Thailand: Swedish Delight

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October 21, 2007: Islamic terrorists continue to trouble the Moslem south, with five or six attacks a day, causing 5-15 casualties. There has recently been, on average, at least one bombing a day. The bombs are not large, and are usually placed near army or police, but most of the casualties tend to be civilians. Moderate Moslems are increasingly resisting the militants, and that has resulted in more terrorists attacks on these Moslems. The police intelligence effort keeps making progress in identifying terrorists. This is forcing the terrorists to spend more time avoiding arrest. Once the identity of a terrorist is known, he can no longer hide in plain sight. Despite this, the level of violence continues to grow, with about a hundred dead each month, and nearly 2,700 dead since the terrorism began in early 2004. All this in an area with a total population of about two million.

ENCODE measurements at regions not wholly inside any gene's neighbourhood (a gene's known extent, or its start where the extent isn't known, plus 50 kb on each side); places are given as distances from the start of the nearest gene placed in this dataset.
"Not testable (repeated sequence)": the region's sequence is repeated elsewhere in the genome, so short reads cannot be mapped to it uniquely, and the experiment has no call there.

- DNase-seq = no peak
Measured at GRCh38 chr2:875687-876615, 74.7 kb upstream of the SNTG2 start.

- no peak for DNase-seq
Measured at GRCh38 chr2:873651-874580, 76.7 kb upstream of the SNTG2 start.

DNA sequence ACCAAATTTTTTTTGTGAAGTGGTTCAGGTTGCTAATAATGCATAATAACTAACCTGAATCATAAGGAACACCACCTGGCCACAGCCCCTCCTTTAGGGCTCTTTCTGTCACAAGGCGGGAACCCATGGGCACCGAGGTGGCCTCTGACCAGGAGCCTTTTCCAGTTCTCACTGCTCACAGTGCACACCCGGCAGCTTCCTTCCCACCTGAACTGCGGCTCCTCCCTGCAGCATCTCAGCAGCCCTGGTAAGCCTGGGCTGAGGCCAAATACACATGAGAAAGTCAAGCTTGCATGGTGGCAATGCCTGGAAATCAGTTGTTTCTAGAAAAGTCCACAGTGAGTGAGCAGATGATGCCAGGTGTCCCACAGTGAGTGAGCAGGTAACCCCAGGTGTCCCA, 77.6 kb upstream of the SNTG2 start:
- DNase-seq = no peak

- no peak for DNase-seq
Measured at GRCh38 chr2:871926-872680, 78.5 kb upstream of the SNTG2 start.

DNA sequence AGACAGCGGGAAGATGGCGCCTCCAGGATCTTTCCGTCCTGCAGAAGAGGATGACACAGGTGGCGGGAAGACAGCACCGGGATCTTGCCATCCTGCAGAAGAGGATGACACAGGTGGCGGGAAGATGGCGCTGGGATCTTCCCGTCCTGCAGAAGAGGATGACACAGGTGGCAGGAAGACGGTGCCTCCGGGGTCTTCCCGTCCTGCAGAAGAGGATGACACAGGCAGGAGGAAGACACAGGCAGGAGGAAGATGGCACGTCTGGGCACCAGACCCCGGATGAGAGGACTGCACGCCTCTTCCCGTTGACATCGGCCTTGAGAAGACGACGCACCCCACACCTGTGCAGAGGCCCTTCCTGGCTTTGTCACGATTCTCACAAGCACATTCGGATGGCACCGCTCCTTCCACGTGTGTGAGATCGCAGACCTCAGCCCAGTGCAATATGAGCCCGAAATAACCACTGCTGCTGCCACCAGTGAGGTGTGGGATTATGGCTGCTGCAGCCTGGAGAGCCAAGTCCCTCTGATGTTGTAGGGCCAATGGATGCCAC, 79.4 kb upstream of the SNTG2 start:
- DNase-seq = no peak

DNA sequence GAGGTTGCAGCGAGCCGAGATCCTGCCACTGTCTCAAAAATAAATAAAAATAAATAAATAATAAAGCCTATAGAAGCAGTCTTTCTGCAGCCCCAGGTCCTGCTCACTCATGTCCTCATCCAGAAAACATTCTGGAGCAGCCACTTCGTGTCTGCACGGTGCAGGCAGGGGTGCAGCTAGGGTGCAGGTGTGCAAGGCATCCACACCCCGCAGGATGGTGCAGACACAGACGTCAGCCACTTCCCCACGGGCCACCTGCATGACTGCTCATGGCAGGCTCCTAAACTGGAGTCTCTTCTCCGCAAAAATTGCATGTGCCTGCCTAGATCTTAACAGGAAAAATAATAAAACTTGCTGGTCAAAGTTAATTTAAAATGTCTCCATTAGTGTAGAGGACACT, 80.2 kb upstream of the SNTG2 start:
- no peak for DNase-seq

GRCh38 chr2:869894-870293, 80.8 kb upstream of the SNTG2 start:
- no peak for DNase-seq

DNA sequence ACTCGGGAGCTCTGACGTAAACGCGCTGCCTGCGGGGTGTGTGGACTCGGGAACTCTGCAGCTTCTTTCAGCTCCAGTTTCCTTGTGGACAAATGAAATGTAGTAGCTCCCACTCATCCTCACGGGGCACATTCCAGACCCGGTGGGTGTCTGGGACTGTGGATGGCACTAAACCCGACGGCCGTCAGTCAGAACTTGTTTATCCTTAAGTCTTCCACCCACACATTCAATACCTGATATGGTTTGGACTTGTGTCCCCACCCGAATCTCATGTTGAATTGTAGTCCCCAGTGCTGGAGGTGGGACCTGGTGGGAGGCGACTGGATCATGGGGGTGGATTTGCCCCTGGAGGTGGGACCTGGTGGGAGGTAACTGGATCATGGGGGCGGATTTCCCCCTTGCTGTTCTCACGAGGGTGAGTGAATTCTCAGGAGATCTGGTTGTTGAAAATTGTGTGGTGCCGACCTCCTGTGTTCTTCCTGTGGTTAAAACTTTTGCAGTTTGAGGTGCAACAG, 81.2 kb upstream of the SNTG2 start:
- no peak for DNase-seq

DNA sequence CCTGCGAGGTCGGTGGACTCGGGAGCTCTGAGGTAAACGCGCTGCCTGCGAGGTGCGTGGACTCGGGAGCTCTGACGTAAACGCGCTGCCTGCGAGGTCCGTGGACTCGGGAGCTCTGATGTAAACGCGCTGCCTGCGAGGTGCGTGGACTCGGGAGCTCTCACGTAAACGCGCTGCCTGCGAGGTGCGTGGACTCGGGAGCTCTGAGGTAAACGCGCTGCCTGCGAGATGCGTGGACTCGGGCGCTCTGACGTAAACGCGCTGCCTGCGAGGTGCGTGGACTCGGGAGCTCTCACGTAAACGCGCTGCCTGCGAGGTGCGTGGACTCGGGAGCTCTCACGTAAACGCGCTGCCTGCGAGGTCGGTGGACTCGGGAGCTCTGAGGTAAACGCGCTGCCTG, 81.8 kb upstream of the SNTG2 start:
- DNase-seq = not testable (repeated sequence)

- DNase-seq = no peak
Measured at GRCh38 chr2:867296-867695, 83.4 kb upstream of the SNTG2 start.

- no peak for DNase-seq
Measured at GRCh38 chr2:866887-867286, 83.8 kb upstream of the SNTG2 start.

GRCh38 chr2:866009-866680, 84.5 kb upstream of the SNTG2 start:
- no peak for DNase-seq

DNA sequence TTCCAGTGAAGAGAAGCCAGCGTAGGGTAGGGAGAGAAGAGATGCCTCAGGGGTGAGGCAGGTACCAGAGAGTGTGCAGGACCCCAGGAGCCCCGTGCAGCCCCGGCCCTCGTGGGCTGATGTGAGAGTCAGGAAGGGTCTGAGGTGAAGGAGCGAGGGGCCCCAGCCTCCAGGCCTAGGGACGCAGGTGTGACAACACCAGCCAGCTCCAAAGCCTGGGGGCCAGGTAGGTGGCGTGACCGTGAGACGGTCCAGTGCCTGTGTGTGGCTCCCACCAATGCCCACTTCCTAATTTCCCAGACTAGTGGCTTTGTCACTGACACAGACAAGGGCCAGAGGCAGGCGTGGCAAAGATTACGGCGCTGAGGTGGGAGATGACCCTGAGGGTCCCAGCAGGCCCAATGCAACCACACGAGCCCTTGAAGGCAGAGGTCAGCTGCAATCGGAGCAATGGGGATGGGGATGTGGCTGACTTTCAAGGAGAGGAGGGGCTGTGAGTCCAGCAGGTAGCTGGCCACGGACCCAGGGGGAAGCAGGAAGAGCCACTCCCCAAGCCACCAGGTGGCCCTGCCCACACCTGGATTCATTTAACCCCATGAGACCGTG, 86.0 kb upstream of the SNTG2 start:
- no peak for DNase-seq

October 17, 2007: The air force, by virtue of their being part of a military dictatorship running the government, got authority to spend $1.1 billion over the next decade to buy twelve Swedish JAS 39C/D ("Gripen") jet fighters, and two AEW (airborne radar) aircraft. The JAS 39s are to replace a squadron of 14 elderly (1970s) U.S. F-5 fighters. The air force wanted F-16s (to complement the 59 already on hand), but the U.S. refused, because the military had recently tossed out the elected and government and established a dictatorship. But there will be new elections soon, it's possible that elected officials will cancel the Swedish deal before it can be carried out. The Swedes are hoping that the newly approved (by referendum) Thai constitution, which gives the military more political power, will keep the sale safe.

 

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